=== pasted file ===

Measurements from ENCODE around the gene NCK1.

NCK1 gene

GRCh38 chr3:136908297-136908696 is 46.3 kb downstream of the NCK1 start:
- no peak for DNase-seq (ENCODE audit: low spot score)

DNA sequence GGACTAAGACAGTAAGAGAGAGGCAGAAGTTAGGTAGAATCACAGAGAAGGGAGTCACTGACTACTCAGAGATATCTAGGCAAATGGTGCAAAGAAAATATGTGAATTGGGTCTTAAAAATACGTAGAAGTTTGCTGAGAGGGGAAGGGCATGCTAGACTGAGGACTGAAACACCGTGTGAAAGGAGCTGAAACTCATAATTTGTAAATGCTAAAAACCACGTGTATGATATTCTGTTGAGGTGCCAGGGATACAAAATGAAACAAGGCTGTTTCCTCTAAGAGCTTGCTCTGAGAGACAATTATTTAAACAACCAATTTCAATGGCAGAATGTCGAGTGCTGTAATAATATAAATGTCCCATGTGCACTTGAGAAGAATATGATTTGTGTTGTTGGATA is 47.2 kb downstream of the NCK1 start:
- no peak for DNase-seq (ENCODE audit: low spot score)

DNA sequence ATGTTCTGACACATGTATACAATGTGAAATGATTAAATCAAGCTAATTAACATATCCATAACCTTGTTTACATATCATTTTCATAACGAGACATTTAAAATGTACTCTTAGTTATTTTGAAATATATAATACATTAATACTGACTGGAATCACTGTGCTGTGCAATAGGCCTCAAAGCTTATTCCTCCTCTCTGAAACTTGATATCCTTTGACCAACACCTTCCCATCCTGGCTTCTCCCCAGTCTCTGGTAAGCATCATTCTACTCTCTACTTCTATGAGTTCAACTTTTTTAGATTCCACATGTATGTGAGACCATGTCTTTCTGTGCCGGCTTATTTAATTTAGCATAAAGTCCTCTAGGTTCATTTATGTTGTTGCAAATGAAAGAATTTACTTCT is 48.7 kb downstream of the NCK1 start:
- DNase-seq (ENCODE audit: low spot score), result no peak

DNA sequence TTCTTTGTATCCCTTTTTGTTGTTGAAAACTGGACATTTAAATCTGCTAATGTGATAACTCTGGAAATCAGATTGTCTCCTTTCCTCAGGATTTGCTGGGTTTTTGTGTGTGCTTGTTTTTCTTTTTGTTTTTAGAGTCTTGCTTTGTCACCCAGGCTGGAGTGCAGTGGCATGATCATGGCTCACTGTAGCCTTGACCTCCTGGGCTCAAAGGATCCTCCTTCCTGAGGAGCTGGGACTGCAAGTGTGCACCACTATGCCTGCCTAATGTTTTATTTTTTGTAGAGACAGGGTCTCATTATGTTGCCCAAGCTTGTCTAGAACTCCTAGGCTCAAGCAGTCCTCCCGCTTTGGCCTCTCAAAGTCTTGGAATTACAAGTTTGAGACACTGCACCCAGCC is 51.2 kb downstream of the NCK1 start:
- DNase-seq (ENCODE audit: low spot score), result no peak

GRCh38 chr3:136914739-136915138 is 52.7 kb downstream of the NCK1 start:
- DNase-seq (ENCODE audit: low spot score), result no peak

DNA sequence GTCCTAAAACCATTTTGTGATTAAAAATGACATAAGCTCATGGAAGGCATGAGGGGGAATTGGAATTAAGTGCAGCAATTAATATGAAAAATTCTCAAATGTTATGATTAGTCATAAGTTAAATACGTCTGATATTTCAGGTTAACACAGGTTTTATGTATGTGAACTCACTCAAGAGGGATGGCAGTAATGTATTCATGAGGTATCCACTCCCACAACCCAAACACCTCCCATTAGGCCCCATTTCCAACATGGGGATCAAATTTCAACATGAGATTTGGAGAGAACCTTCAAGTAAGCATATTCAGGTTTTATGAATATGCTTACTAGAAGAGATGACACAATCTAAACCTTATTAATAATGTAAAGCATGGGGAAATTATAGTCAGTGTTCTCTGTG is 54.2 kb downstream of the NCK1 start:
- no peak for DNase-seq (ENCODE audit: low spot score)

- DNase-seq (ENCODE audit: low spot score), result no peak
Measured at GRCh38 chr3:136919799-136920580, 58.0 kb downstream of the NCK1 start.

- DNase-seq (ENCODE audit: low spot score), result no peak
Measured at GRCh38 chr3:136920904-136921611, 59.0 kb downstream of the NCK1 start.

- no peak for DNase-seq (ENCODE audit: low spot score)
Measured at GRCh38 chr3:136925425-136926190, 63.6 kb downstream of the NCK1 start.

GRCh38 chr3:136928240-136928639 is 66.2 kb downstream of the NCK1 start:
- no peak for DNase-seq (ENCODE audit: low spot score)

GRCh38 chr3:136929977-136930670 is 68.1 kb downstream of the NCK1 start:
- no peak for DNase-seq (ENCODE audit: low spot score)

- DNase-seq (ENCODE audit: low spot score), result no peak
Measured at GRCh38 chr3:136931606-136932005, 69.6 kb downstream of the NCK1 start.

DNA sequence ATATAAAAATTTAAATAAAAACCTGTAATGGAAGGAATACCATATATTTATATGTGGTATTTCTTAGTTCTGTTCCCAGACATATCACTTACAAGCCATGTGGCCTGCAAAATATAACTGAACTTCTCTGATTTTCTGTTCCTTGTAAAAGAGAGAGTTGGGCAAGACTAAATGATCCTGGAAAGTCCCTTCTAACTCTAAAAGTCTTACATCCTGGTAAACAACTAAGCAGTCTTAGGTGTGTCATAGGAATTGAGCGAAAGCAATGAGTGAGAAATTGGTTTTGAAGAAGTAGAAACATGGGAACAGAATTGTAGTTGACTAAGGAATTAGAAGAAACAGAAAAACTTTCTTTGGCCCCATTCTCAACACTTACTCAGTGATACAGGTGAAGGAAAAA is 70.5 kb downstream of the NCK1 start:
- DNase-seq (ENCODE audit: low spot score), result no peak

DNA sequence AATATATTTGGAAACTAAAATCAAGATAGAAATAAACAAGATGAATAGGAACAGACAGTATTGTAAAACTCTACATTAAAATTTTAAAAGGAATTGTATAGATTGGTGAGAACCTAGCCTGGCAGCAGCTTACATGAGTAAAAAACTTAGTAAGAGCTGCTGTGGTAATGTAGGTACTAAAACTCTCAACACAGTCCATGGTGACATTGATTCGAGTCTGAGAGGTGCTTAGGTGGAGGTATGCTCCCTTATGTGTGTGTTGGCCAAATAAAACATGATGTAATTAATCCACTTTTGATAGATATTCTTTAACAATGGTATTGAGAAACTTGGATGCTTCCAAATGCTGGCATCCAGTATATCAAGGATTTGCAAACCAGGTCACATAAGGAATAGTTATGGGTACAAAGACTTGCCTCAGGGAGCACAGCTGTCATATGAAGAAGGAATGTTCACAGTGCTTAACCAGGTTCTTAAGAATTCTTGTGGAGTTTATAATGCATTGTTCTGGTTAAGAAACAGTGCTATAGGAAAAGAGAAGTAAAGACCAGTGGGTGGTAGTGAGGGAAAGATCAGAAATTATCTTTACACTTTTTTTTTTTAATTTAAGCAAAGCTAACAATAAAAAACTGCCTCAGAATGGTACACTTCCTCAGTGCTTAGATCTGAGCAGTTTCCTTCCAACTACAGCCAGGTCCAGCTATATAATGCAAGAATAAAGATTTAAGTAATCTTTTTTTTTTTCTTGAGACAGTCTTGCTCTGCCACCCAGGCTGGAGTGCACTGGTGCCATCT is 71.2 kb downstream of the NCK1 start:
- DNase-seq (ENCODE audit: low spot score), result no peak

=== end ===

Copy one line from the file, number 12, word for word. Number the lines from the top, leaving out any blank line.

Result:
- DNase-seq (ENCODE audit: low spot score), result no peak